It seems like every superhero had a buddy that made their success possible. Batman had Robin, Superman had Lois Lane, and even the Lone Ranger wasn’t alone – he had Tonto. These buddies were critical for moral support, physical assistance, last minute rescues, and that valuable extra perspective.
My friend and community development expert extraordinaire Vaughn Grisham has visited and consulted in hundreds of small communities across America. One thing he noticed is that without exception, at the heart of every successful movement there was a pair – a team of two people who worked together to begin the effort and successfully carry it out. He writes about this in Extraordinary Results in Ordinary Communities: Transforming Towns and Growing People, published by the Kettering Foundation.
Sometimes these two were lifetime friends or a married couple. Sometimes they were just two people with a common interest who met and became friends through their effort. As buddies, they could do far more than each could do individually, and here’s why:
• A buddy is there to challenge you. When you can do more, when your thinking gets stuck, when someone else believes in you more than you believe in yourself, when you think all is lost and it is time to give up – a buddy can push you beyond your own view of your limitations.
• A buddy can take up the slack. When life invades (and it will) a buddy is there to keep you and/or your project on track. One of my community buddies took over for me when I got a new job and needed some time to transition. I took over for her when her first child was born. The project stayed on track.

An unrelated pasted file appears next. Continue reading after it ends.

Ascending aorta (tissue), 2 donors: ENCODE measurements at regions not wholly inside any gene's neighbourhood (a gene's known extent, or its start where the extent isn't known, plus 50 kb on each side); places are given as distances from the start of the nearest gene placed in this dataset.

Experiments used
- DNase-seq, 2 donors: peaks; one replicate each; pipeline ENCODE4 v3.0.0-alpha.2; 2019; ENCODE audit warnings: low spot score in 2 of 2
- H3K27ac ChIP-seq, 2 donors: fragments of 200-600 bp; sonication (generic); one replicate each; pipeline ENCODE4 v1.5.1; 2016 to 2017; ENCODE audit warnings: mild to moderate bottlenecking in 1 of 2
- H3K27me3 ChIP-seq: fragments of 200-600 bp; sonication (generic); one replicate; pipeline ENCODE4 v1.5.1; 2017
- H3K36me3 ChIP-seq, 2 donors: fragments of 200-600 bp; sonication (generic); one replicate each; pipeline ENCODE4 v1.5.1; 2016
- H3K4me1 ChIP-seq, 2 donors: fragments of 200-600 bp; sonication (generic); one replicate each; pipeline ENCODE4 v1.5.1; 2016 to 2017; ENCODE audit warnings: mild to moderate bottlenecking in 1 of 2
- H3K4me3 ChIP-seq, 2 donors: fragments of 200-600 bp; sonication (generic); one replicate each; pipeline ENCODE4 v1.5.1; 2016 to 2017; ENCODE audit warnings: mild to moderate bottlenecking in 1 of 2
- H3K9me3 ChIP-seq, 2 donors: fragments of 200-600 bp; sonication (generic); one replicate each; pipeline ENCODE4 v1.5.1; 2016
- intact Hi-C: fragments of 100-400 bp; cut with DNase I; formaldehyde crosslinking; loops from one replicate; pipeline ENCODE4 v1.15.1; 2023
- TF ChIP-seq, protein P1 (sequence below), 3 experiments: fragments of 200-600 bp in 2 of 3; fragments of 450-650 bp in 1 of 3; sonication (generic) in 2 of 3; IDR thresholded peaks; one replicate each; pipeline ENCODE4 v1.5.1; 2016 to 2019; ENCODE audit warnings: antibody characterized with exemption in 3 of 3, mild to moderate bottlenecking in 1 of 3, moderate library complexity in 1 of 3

• A buddy is there when the work gets big. There are times in a project, when an all-hands on deck approach is necessary. That’s when having a reliable partner is critical to its success or failure.
When you work with a buddy on a project you also get the bonus of having a lifetime friend or partner. “The locals often found it difficult to speak of one without the other, and these partners often joked about having a Siamese twin,” writes Vaughn.
Learn from successful communities everywhere and never take on a community project alone. Find your buddy for this journey. If you are organizing committees, you might want to think of assigning co-chairs for the task. Harness the power of the buddy system to make great change happen.
It only makes sense that we cannot work well in community if we separate ourselves. Find a buddy, be a buddy – and together you can make a difference.